A balance between blending and contrasting
When you use a dark colour like Walnut on your walls, it can be quite striking to have other elements in the room in the same (or a very similar) colour, so they almost meld into one. In this sitting room scene, the artwork purposefully has a blackened oil backdrop and the subject in a suit of the same tone. And because the frame is so thin, it’s not immediately clear where the wall starts and ends. On top of this, the George sofa is upholstered in our Isla Grouse velvet, which is a close pigment match to Walnut. It means the sofa melts into the wall with just the lustre of the velvet whispering their separate existence. You could go one step further by having the door painted in Walnut, but here we’ve chosen a lighter colour so that Walnut doesn’t over-dominate. The Elgin rug then shows the difference that adding an extra textile can bring to a dark room: with or without it, the palette is transfixing, but including it softens whereas taking it out plays to Walnut’s strong and sturdy side.
Use it on every surface
If you’re feeling especially brave, using dark tones in a continuous way, from skirting and radiators to walls, cornicing and yes, even the ceiling, is a beautifully enveloping application of colour. There are different schools of thought on this approach. Some suggest that you should only do this in a room where there’s not much natural light. Reason being that if a room is naturally dark, using light paint won’t make it lighter but actually murkier. Instead, you should follow nature’s cue and use dark colours to play on its cosy, private, secluded character. Others say that a dark colour on the ceiling lowers it and doesn’t encourage you to think of lightness and height in the same way white does, making your room feel smaller. Our Suffolk kitchen scene shows how using Walnut on every surface (as well as a dark timber floor), in a room that’s medium-sized and with a good amount of light (not flooded, but neither sombre) works wonders. The single use of colour means that every part of the kitchen flows into the next – the ceiling included, which is almost a continuation of the walls, making the ceiling feel higher rather than lower. And when all the parts of your room become one, it makes them feel larger.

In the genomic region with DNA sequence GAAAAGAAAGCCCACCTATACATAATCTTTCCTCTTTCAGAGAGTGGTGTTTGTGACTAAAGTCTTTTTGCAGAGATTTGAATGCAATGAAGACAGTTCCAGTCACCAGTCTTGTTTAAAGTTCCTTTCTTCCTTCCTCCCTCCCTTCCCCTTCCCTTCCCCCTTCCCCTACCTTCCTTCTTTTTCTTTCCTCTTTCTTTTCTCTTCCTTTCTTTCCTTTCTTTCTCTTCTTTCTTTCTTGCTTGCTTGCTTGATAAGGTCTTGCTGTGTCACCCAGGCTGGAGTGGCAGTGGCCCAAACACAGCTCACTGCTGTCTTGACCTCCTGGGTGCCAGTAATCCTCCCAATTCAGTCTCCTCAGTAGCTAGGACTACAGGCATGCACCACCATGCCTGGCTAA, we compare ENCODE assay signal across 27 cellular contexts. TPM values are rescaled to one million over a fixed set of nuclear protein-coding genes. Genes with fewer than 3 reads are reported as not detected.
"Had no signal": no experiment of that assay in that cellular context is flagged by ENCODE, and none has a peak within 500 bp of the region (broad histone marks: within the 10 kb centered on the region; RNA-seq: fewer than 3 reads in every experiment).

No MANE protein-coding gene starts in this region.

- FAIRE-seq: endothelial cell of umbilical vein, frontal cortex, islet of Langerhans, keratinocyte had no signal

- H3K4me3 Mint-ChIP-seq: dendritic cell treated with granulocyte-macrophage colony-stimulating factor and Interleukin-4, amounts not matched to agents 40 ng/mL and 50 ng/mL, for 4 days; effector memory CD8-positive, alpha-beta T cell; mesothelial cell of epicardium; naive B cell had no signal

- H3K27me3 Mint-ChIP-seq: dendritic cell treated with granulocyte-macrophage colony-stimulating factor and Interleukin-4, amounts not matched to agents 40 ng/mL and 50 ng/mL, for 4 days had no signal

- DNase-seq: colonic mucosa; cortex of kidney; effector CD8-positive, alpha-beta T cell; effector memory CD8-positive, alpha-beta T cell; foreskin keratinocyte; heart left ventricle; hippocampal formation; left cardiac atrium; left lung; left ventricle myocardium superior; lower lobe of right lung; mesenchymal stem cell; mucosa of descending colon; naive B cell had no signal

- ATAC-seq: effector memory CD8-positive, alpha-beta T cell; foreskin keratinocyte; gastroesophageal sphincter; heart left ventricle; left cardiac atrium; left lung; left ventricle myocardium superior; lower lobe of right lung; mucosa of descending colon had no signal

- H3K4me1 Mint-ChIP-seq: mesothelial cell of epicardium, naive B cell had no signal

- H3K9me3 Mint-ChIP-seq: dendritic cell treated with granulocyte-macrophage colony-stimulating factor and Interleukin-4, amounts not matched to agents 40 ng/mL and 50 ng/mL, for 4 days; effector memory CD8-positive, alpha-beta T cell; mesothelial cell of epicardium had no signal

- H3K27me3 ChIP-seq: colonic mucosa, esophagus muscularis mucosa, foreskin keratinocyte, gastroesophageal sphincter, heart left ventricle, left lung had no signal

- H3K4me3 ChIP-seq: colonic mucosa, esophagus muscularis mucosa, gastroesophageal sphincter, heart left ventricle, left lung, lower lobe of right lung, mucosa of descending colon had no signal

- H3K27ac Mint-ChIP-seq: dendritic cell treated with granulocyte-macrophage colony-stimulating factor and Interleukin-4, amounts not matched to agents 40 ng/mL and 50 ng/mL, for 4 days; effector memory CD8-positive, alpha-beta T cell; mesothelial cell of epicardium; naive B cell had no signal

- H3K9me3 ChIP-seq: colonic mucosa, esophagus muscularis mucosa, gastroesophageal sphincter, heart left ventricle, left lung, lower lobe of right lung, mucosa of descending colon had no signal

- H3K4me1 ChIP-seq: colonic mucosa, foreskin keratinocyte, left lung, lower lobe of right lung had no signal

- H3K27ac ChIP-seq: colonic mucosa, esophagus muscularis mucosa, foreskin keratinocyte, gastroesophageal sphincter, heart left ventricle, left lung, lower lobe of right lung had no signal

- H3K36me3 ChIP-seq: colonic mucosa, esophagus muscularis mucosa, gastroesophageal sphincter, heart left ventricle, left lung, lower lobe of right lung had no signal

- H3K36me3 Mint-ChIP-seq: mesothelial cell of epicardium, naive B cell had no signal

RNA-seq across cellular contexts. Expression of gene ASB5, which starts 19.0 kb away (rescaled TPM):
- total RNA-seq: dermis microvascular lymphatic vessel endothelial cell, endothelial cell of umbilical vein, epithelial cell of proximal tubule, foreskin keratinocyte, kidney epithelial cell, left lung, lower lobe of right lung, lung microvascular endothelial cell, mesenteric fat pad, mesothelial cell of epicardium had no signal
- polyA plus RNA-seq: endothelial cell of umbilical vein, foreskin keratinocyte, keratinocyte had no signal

Choose your accents
Back to contrasts. Accenting can be done with the same shade, just as with the velvet sofa in our Walnut sitting room. So, when designing a dark room, make sure your accents are a combination of colour and texture. In our Walnut bedroom, we’ve used velvet, again in Grouse, on the Charlie headboard and the blanket to paradoxically achieve continuity and difference. But you’ll also see the panelling painted in white to echo the white bed linen, pulses of Rust (our other seasonal shade) and brass accents that interrupt the single use of colour to create a palette.
The accent colours you choose will have a big effect on whether your primary shade is warm or cool. Every colour has a warm or cool base, but it doesn’t have to stay in its box. Walnut is versatile and can be swayed either way, and Rust is the unexpected partner that brings to the surface its inherent warmth and softness. Use it on upholstery against a Walnut wall, use it on a cabinet’s interior (look closer at our dresser and you’ll notice the inside is painted in Chestnut, the paint shade that partners our Rust textiles), use it on cushions, and you’ll soon see how deep and dark doesn’t have to mean contemporary and daunting. In fact, darker colours can be the most soothing and comforting of all…